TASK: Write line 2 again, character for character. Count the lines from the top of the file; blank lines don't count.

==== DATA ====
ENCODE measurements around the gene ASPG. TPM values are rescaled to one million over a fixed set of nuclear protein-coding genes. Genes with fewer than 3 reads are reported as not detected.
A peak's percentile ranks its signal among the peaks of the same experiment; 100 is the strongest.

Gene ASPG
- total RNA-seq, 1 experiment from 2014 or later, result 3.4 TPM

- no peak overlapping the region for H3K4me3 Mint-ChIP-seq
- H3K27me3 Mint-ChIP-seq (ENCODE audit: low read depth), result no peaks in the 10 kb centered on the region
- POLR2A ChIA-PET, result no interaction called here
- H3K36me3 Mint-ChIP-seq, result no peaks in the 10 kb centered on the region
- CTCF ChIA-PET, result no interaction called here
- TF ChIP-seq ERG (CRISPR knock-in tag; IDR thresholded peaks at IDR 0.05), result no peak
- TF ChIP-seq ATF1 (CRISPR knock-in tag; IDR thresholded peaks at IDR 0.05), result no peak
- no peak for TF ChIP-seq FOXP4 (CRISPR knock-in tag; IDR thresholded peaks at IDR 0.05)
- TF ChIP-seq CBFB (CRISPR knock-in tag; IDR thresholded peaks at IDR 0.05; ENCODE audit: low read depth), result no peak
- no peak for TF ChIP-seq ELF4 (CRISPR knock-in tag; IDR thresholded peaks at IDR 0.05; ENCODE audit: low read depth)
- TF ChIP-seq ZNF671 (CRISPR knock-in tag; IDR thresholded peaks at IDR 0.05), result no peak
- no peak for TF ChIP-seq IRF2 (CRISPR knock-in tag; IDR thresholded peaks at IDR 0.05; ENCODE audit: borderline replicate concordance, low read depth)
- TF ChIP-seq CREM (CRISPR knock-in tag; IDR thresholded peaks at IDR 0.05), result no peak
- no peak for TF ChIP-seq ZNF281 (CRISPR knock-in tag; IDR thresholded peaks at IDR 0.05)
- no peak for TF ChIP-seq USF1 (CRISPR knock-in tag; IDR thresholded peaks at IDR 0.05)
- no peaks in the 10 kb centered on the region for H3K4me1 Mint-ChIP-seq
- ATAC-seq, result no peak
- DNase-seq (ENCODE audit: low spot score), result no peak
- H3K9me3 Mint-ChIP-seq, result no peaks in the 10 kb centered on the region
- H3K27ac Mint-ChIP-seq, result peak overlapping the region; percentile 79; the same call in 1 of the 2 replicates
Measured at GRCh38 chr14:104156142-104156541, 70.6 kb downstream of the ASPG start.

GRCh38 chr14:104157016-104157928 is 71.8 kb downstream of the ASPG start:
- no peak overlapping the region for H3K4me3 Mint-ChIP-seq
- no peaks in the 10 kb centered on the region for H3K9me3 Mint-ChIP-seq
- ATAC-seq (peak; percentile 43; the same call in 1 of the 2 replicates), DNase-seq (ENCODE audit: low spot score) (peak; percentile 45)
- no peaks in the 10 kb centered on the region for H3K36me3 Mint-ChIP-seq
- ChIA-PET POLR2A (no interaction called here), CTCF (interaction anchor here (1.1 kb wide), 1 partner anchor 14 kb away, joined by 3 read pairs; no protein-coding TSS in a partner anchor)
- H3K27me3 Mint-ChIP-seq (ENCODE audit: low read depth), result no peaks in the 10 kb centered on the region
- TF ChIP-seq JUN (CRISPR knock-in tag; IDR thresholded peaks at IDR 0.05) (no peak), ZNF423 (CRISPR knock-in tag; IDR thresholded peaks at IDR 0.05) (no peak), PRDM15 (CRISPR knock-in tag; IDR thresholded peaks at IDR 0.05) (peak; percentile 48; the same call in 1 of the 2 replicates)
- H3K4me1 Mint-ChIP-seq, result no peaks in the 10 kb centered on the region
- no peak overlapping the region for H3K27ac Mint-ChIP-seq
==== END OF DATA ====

A peak's percentile ranks its signal among the peaks of the same experiment; 100 is the strongest.